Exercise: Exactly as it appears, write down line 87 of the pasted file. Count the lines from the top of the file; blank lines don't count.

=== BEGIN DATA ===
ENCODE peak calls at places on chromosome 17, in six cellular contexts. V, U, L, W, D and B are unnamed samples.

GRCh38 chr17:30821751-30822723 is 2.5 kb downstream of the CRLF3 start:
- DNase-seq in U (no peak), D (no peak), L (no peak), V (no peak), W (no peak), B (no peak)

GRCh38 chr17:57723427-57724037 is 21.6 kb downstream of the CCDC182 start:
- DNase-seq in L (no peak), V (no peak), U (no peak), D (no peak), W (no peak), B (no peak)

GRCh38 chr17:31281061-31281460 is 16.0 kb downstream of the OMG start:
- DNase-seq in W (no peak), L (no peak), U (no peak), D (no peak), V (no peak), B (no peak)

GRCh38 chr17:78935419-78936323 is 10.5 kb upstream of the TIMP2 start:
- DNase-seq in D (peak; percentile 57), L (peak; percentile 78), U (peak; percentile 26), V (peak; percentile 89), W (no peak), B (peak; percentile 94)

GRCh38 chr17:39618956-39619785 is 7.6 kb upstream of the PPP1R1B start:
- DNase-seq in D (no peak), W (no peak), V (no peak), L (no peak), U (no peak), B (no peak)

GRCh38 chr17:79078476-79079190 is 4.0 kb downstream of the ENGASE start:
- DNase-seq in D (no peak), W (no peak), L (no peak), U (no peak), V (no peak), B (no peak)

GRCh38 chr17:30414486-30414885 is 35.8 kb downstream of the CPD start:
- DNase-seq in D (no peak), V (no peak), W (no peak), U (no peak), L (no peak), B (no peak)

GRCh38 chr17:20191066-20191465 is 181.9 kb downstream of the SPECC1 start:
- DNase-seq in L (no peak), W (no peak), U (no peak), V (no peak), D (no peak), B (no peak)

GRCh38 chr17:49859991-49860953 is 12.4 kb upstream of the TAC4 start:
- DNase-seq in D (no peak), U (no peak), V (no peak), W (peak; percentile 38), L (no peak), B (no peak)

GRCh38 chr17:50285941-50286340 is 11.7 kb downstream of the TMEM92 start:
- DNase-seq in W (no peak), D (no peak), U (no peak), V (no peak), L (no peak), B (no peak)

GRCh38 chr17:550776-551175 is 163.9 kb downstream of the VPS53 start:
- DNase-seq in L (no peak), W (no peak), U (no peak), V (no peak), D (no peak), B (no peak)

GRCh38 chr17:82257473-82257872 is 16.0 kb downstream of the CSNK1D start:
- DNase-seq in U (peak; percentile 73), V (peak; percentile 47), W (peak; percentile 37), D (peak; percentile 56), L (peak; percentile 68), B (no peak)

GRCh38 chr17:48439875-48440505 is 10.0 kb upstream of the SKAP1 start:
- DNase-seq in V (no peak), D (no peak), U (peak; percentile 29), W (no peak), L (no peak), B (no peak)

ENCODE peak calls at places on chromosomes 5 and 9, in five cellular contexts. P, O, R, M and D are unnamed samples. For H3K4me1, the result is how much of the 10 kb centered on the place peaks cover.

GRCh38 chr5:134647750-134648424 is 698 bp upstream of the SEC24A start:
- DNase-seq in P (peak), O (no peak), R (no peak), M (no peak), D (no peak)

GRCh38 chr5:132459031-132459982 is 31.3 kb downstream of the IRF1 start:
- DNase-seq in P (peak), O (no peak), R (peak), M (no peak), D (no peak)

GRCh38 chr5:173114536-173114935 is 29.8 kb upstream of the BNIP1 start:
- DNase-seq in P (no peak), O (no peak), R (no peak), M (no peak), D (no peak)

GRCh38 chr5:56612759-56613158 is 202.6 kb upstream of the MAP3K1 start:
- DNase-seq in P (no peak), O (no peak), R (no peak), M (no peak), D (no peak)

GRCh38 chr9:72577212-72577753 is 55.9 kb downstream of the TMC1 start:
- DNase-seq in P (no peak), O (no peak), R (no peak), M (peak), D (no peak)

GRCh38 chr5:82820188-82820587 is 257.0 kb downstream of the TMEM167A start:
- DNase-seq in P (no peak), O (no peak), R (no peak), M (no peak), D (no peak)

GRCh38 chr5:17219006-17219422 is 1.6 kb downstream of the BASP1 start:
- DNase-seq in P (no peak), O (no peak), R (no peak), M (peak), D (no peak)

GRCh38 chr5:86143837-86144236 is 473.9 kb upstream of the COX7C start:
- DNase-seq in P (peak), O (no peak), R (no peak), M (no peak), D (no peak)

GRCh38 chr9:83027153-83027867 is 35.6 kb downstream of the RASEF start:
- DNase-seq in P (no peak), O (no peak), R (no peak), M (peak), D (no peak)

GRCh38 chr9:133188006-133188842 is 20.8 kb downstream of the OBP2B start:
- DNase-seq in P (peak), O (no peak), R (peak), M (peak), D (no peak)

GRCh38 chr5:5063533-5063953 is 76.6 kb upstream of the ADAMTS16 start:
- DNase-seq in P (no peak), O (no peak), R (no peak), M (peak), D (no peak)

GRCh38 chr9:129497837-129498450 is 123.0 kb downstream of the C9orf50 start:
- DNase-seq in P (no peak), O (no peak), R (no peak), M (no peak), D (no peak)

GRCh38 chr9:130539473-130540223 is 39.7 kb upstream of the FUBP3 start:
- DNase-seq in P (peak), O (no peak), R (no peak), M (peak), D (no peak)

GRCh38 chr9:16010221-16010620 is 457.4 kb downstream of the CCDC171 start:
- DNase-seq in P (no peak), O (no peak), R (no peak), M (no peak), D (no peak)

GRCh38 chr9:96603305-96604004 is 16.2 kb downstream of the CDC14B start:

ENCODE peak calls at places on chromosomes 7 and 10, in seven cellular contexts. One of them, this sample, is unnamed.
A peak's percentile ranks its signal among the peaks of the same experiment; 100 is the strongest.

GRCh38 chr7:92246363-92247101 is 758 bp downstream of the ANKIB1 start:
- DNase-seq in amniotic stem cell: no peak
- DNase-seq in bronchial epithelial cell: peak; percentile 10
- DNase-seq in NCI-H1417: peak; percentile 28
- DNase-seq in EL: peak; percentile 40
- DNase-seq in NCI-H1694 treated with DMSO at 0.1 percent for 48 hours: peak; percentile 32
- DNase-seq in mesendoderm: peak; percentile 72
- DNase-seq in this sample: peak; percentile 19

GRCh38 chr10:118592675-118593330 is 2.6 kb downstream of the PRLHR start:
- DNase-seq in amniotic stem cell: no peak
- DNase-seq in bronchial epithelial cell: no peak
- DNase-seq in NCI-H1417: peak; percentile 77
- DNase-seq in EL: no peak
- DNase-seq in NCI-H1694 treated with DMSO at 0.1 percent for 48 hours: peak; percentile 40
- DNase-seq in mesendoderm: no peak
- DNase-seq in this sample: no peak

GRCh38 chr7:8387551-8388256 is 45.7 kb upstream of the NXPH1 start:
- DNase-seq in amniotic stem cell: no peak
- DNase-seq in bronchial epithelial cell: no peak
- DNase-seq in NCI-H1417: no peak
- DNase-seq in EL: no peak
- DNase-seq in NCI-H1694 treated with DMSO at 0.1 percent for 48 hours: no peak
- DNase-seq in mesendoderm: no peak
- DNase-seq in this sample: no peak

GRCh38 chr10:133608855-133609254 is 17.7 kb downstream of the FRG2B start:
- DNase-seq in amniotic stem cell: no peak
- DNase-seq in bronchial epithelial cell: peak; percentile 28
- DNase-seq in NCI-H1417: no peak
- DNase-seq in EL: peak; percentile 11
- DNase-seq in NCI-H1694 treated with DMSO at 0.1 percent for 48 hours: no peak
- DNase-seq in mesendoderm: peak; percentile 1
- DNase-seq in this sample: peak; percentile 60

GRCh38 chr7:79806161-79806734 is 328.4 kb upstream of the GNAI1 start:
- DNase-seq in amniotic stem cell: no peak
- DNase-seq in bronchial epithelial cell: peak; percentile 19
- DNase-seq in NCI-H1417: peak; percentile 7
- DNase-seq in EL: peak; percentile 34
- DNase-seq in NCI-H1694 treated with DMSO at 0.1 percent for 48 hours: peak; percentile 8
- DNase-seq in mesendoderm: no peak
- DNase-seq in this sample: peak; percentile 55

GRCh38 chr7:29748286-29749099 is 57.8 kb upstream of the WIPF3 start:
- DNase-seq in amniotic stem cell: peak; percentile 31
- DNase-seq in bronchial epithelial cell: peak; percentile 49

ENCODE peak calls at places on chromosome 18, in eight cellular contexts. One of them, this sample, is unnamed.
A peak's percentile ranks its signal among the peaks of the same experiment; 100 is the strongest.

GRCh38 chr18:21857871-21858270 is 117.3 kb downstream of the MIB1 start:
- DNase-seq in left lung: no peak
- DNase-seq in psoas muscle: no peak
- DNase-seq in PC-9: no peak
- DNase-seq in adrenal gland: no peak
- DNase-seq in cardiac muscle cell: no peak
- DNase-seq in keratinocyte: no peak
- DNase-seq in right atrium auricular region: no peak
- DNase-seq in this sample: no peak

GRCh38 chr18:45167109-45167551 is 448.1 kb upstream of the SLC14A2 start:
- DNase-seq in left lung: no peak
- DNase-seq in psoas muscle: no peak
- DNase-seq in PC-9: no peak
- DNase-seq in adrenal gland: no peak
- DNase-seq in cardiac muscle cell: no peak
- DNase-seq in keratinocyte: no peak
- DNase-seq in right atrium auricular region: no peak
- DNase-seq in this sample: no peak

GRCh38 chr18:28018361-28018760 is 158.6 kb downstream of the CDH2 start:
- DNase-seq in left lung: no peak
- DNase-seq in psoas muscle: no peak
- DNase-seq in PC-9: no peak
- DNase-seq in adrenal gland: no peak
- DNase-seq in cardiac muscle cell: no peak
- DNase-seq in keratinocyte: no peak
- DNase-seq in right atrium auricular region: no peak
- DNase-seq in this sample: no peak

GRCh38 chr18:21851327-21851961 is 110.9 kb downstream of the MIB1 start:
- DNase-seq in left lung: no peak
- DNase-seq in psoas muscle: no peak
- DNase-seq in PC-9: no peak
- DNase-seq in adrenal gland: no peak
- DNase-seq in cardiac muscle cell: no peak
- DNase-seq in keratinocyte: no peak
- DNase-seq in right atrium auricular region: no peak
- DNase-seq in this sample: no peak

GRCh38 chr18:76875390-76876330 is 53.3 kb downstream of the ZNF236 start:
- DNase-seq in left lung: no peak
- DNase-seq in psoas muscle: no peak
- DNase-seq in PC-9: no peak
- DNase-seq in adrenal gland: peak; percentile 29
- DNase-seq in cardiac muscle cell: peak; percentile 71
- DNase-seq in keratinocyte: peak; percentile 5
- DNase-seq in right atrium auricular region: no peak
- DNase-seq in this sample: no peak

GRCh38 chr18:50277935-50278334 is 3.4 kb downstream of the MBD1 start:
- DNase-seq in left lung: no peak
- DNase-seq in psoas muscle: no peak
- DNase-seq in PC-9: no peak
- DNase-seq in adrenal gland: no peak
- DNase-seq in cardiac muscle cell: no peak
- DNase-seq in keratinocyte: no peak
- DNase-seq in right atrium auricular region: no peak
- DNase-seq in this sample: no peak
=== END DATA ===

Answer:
- DNase-seq in NCI-H1417: no peak